By: Hearst Newspapers |
The U.S. Court of Appeals slapped down Texas’ most recent challenge to the Environmental Protection Agency on Friday, the latest defeat in Attorney General Greg Abbott’s lengthy legal crusade against the federal government.
Abbott had attempted to block the EPA from controlling the state’s system for issuing permits to power plants. That process has been under federal oversight since 2010.
The EPA gave itself the authority to intervene in the permit processes of 13 states, including Texas, in 2010 because the agency claimed that those states’ policies did not consider greenhouse gas emissions.
The D.C. Court of Appeals ruled 2-1 that the petitioners — which included Texas, Wyoming and a handful of industry groups — didn’t have legal standing to bring the case. Judge Judith Rogers wrote in the majority opinion that the states had failed ”to show how they have been injured” by sharing permitting power with the EPA.
A dissenting opinion by Judge Brett Kavanaugh argued that states should be allowed to issue permits on their own as they update their laws to consider greenhouse gases.
The decision comes a year after the same court rejected the state’s first challenge related to the greenhouse gases, and the latest case is one of 28 filed by Abbott against the Obama administration. He has won 10 of those cases, including four against the EPA.
Bryan Shaw, chairman of the Texas Commission on Environmental Quality, who has fiercely opposed the EPA’s rules, said it was ”remarkable” that the courts have repeatedly denied the state’s appeals.
In response to the latest Circuit Court decision, Shaw issued a statement that claimed that ”the EPA has effectively re-written the Clean Air Act to impose its new standards, imposed severely restrictive timelines on the states to implement its new requirements, and then twisted the act to immediately impose its agenda on Texas.”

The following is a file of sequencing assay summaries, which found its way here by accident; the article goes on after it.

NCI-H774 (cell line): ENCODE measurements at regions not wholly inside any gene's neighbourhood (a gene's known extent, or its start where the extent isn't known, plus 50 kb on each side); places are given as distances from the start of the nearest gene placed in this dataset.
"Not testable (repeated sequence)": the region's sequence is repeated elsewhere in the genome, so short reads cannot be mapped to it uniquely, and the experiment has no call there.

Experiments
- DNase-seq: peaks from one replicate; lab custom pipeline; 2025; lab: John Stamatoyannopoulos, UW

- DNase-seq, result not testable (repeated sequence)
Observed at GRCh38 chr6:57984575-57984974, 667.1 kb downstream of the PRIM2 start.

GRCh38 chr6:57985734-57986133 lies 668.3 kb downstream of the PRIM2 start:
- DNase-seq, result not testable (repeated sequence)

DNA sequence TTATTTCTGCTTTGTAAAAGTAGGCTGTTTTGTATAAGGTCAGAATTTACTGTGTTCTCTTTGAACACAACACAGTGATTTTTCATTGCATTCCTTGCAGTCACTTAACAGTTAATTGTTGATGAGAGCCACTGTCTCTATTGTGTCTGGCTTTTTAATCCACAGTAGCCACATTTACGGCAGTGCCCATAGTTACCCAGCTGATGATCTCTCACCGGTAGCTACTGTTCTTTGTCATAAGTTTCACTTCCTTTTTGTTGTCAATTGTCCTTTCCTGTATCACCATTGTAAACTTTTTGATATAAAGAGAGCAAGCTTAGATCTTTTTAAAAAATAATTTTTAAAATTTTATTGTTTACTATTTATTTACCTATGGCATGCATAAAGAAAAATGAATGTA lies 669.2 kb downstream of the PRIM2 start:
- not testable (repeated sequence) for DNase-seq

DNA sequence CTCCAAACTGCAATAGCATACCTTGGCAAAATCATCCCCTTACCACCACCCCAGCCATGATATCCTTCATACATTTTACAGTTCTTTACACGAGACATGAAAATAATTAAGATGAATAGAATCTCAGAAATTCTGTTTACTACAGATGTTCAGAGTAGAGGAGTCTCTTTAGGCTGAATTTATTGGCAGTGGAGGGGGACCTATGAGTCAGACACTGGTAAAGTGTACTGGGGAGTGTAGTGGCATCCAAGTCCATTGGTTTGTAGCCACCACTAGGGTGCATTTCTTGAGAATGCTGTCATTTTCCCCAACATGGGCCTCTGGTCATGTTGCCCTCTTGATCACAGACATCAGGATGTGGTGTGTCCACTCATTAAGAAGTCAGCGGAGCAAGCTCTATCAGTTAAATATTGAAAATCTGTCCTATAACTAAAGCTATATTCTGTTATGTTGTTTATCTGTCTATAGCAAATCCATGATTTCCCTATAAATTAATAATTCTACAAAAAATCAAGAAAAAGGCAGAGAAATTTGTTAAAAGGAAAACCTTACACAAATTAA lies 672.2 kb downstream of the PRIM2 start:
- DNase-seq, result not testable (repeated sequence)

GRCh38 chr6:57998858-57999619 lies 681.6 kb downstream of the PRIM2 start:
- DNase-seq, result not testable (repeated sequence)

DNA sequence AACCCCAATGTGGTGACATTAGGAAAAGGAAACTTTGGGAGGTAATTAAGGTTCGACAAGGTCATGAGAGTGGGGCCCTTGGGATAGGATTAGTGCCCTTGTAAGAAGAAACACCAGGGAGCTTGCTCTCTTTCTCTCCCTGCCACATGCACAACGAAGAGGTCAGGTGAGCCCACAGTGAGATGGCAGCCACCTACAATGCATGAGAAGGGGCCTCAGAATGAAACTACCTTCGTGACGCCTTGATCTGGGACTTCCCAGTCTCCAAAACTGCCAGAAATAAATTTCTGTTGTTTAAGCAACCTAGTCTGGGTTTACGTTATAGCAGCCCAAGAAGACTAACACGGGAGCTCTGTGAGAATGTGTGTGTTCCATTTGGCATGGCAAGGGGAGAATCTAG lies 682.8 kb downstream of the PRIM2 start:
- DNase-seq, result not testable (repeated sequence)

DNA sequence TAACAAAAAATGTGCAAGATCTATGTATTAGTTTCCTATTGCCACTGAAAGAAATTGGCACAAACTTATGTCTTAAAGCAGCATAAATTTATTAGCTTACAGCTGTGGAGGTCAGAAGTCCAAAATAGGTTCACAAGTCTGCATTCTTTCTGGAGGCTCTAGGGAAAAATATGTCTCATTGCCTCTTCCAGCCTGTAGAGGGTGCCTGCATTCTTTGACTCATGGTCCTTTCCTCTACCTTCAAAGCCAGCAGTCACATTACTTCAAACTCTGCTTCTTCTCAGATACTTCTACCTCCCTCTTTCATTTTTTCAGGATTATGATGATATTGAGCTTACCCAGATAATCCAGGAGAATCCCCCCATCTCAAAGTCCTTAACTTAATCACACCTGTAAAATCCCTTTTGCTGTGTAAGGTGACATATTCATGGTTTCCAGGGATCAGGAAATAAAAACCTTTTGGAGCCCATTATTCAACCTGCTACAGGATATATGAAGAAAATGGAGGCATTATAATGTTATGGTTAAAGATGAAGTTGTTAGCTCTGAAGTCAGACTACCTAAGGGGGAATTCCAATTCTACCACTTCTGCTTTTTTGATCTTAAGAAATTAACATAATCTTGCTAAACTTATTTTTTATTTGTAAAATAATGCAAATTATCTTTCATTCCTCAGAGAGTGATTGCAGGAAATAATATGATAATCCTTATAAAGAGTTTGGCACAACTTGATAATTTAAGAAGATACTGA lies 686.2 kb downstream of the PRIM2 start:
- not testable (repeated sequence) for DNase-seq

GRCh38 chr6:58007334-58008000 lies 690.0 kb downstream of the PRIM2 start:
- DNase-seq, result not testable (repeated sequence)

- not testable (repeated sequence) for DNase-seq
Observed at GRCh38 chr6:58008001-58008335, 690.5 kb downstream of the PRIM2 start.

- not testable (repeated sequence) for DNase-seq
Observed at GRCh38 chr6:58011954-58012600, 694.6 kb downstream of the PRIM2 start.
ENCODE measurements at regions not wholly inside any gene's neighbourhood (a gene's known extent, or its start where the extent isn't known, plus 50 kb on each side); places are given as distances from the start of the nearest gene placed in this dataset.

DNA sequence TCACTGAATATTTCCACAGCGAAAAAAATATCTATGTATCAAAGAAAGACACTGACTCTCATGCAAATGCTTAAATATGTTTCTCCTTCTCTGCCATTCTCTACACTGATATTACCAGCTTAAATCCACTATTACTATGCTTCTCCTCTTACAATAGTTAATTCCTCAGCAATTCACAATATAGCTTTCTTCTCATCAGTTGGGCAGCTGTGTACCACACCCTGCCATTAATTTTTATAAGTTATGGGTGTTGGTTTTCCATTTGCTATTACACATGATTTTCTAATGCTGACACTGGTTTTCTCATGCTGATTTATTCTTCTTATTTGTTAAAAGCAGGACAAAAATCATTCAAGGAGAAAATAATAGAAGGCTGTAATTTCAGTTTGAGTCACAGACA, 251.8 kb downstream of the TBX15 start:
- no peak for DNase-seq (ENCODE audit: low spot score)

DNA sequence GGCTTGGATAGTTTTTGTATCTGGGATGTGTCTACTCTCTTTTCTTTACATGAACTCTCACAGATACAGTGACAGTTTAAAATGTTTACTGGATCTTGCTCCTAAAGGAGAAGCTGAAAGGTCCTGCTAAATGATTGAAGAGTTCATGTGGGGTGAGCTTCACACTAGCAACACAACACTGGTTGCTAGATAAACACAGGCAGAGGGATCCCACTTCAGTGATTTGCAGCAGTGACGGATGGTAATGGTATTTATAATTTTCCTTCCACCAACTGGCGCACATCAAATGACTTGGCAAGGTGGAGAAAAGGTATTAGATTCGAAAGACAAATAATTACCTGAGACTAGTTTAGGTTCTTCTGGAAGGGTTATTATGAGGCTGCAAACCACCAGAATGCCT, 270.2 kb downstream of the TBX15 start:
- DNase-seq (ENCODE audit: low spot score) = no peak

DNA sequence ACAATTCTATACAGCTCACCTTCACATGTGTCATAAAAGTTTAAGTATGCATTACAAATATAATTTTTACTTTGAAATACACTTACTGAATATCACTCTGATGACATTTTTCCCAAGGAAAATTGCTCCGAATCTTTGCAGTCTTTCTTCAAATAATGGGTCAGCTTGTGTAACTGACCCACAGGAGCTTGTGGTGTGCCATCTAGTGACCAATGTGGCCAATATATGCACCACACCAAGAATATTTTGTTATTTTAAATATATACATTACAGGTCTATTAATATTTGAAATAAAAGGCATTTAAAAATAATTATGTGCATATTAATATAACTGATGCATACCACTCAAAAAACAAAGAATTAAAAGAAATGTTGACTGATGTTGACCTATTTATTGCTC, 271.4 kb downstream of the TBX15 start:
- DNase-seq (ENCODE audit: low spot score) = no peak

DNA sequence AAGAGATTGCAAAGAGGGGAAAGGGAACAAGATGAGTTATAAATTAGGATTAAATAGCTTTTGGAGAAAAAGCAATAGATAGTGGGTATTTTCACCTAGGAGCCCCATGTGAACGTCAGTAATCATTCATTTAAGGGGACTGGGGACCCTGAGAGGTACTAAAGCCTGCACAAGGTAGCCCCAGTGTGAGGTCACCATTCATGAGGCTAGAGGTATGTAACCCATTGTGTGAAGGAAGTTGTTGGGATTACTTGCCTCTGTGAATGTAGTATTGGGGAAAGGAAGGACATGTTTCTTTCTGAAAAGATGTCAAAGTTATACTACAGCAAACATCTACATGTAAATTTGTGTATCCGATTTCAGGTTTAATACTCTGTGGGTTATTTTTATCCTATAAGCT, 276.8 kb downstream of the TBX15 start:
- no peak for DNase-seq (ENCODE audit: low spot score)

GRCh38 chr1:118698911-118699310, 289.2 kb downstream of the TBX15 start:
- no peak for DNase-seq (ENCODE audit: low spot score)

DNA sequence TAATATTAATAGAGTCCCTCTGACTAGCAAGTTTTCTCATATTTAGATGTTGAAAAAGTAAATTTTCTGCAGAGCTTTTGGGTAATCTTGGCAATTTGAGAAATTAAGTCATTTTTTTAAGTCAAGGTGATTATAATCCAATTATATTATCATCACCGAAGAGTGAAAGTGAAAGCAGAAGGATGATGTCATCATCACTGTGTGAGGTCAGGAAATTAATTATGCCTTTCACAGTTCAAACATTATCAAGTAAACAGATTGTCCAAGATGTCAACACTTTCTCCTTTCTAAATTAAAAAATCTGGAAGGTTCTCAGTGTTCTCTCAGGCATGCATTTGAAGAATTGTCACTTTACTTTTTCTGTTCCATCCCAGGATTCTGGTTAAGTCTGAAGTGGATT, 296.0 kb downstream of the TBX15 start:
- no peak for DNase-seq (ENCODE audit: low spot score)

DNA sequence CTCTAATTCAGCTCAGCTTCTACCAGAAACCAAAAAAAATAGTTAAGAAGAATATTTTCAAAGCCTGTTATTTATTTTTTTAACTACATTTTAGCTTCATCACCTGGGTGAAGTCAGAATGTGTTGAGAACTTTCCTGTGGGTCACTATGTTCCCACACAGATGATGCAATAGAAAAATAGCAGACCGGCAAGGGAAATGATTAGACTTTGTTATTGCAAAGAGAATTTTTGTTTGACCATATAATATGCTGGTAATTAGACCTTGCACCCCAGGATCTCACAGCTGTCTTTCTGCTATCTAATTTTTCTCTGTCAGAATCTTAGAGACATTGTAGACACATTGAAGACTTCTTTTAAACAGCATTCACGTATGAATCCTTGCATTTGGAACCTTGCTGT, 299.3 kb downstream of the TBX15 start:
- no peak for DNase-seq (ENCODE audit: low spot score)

Abbott spokesman Charlie Castillo declined to comment on the latest decision.
The state attorney general previously described the EPA rules as part of an ”unprecedented and overreaching greenhouse gas environmental regulatory scheme” run by the Obama administration.
The drawn-out battle over greenhouse gases stems from a 2007 U.S. Supreme Court decision that ruled that the EPA could regulate the gases under the Clean Air Act. After the EPA issued its rules, state officials, including Abbott and Shaw, immediately objected.
In a letter to then-EPA administrator Lisa Jackson, the Texas officials wrote that the state had ”neither the authority nor the intention of interpreting, ignoring, or amending its laws in order to compel the permitting of greenhouse gas emissions.”
Abbott, who recently announced his candidacy for governor, could could ask the Supreme Court to review this latest decision or request that it is reviewed by the full D.C. Circuit Court in addition to the three-judge panel.
Peter Zalzal, an attorney with the Environmental Defense Fund — an environmental advocacy group that intervened on behalf of the EPA before the appeals court — said the Texas challenge seemed odd because without the EPA’s ”limited” intervention, utility companies couldn’t earn approval for construction plans.
The EPA role will ensure a ”smooth and uninterrupted permitting of large sources of greenhouse gas emissions” during the interim period when Texas and other states update their laws to cover greenhouse gases.